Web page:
2022 In Review: A Season On The Ditch - The Fisherman

2022 In Review: A Season On The Ditch

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Photo by John Doble

A breakdown of the bass fishing on the Canal by a guy who was there almost every day.

Making fresh leaders for the approaching Canal season always helps to take some of the chill off of winter. I had just cut a 3-foot length of fluorocarbon purchased at Maco’s in Buzzards Bay as our 5-year-old grandson Big Joe walked by, practicing for his ring bearer duty in our cousin Brendan, and his beautiful bride Sabrina’s wedding.

Joe held a small pillow to simulate his moment on the big day, but we needed something for substitute wedding bands so I went to my tackle box and graced the pillow with a couple of large split rings! One can only tie so many leaders before the mind begins to drift to the past season and also to speculations about the one to come; 2022 proved to be another unique and interesting season on the Ditch.

Spring

The first cast of the season is always a momentous occasion and I immediately felt a rush of welcome relief as my lure sailed through the salt air and splashed down into the fierce currents of the Big Ditch. Cold water temps, rain and strong NE winds put a damper on early spring striped bass fishing with the first stretch of nice weather not starting until May 13. Still a few fish showed; Jack Barton caught his first slot of the season in early May near the railroad bridge. The satisfied Canal Rat quipped, “It’s so nice to feel a real tug on my rod after a five-month hiatus!”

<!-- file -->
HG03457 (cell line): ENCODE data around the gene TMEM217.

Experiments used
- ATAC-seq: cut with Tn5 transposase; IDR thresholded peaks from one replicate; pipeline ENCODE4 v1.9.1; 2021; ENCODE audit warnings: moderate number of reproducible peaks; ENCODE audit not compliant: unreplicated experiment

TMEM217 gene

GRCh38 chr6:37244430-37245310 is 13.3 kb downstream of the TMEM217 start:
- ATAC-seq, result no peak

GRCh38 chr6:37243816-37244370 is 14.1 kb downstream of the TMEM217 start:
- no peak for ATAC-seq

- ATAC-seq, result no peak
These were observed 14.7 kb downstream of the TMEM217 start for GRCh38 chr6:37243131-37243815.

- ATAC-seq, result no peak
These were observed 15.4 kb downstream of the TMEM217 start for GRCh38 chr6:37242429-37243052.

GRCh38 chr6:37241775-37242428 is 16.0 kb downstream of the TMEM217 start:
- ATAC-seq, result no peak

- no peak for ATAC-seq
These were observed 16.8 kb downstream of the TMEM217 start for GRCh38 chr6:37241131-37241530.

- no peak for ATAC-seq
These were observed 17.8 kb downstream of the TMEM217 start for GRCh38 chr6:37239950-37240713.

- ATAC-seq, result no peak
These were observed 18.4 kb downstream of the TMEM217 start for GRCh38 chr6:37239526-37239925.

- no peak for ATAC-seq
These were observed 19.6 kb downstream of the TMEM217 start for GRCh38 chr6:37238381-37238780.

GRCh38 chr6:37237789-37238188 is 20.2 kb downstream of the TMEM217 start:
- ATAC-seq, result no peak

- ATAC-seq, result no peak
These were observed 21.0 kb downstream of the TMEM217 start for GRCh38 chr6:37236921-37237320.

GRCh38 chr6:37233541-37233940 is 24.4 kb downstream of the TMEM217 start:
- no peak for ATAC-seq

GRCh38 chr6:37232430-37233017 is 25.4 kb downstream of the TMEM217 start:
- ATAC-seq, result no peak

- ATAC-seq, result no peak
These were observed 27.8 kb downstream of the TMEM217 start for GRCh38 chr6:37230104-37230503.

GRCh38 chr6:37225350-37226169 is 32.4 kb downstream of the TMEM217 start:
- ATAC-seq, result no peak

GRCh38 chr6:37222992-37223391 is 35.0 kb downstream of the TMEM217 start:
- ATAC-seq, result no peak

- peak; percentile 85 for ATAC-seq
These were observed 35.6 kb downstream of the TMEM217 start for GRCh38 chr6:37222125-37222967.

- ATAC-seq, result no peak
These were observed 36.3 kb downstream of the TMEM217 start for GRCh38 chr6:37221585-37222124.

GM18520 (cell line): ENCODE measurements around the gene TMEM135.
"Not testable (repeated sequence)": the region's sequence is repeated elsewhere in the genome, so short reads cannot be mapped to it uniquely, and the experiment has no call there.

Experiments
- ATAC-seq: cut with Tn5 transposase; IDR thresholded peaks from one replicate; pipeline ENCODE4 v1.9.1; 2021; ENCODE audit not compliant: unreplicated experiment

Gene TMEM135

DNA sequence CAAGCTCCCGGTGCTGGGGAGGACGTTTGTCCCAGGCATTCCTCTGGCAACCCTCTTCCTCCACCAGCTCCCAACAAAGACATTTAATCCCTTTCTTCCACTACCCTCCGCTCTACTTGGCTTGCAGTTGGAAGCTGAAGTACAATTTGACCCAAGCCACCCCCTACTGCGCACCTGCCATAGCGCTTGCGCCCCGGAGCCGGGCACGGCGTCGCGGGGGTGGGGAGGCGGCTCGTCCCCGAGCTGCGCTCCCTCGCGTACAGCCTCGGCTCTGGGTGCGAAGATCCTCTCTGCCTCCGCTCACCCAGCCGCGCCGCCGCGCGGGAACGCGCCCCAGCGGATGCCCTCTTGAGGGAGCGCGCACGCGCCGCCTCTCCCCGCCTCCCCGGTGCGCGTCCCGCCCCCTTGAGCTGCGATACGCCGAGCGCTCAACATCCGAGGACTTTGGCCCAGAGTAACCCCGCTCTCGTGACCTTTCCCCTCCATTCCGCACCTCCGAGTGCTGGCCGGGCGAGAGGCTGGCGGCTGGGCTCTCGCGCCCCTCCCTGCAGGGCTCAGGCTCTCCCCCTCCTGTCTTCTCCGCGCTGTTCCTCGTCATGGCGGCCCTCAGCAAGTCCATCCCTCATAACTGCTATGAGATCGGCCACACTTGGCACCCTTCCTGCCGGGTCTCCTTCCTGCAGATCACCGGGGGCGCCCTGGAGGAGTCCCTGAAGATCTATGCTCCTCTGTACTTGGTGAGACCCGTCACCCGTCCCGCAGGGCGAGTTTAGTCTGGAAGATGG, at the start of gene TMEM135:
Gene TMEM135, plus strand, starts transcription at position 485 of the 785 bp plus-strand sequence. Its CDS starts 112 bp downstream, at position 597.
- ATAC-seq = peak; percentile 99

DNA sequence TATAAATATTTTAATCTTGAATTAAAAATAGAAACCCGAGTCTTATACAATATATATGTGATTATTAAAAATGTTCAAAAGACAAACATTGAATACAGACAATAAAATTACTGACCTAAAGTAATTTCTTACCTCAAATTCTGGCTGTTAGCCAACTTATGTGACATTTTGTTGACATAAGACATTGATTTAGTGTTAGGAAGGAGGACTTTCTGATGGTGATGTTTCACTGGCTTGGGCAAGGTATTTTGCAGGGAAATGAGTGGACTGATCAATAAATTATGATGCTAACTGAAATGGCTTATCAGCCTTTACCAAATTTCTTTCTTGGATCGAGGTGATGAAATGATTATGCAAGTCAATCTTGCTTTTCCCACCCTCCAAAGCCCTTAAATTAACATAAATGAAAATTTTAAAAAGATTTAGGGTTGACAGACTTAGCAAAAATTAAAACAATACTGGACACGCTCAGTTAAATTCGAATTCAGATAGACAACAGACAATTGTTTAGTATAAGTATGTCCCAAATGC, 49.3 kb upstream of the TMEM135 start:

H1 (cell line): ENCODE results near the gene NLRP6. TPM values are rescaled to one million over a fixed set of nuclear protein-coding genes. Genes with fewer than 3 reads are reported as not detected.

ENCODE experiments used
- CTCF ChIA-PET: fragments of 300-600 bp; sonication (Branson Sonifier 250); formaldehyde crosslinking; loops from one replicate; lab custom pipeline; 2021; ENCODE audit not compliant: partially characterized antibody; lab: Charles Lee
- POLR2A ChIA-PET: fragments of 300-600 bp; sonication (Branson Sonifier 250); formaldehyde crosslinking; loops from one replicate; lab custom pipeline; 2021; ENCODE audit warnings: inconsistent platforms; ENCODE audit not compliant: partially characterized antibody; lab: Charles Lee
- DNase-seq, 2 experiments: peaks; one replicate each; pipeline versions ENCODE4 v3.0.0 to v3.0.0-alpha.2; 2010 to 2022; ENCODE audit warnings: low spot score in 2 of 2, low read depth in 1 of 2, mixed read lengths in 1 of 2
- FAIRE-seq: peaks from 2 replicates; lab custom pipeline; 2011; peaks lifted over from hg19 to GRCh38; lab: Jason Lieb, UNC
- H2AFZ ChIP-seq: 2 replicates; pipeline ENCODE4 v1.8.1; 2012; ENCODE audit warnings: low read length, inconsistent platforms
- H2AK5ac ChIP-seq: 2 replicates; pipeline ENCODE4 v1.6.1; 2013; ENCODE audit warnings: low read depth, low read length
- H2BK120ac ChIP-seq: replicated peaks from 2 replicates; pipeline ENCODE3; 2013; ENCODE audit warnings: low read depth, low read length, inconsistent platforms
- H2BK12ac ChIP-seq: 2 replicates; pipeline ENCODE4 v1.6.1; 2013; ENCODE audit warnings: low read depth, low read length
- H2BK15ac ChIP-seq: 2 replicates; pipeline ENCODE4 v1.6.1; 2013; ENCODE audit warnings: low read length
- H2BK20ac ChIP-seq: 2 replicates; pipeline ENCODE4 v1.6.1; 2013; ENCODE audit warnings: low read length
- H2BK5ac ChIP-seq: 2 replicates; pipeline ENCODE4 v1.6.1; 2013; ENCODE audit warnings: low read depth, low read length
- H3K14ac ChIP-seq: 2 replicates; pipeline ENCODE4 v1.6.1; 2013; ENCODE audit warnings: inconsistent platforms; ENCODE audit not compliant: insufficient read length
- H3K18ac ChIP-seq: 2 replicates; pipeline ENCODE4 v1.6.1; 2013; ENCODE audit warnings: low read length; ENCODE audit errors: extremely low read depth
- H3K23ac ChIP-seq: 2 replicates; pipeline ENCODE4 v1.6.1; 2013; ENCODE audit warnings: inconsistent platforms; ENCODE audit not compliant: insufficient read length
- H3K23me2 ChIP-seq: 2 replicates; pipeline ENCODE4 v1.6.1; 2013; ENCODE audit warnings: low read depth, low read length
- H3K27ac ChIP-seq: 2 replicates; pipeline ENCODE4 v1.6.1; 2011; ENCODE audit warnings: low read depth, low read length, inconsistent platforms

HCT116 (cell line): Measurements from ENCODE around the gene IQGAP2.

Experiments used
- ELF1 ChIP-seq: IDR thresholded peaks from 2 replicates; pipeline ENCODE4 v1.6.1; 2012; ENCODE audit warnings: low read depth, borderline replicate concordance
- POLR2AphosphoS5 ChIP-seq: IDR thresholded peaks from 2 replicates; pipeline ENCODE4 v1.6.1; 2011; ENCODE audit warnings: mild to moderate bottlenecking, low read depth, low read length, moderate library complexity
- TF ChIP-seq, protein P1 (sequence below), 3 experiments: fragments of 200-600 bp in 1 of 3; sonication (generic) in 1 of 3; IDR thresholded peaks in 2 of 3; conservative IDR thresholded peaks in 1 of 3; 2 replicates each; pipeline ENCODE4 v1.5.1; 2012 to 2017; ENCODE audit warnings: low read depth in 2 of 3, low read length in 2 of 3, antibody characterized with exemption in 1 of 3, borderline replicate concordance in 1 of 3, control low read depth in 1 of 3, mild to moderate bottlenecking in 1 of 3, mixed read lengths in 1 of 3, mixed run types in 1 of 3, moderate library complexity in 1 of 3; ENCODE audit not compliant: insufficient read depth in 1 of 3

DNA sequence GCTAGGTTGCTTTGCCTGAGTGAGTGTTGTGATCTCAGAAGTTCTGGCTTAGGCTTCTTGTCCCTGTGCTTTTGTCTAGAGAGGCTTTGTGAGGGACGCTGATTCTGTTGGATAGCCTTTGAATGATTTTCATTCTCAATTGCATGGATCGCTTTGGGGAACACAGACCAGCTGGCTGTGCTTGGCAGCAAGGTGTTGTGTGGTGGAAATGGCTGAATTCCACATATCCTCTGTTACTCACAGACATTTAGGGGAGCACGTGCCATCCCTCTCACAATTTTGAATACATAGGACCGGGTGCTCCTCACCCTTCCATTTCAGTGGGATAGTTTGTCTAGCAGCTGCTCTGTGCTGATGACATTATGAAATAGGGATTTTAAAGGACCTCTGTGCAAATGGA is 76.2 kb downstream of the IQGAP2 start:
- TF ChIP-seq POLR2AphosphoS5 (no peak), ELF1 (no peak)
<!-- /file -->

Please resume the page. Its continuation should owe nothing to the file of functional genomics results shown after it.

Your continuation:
The Canal got progressively better with sporadic reports of 20-, 30- and 40-pounders during short bursts of activity as schools of striped bass entered the west end on the east tide from Buzzards Bay. Timing was essential to success as it seemed that the fish were mostly swimming straight through to Cape Cod Bay, but one 48-pound monster snuck by a bevy of lures on the west end to make it as far as the Bourne Bridge before swallowing a soft plastic jig on the bottom.

Better fishing came with the full moon, I caught a 21-pound bass on an early morning blind cast with my green mack Guppy JoBo, Jr. on an east dropping tide a couple of days after that moon. One surfcaster brought in seven linesiders in an hour that were all at least 30 pounds with a white Magic Swimmer and some other above slots were landed at the Herring Run a few days later. It seemed one school of big fish chased bunker for 7 miles all the way from the Railroad Bridge out to Scusset Beach while riding an east tide.

Kenny Nevins kicked off June with a 40-incher on a pearl blue Savage Gear Sand Eel around this time the only fish being caught were down deep. Jeff Miller from Canal Bait and Tackle in Sagamore emphasized that soft plastic jigs were the key to success, “you have to be on the bottom or you’re not hooking up.” Some Canal Rats rated the beginning of the season as good, then the action died down toward the end of spring, but with plenty of bait around, we were optimistic for summer.

Summer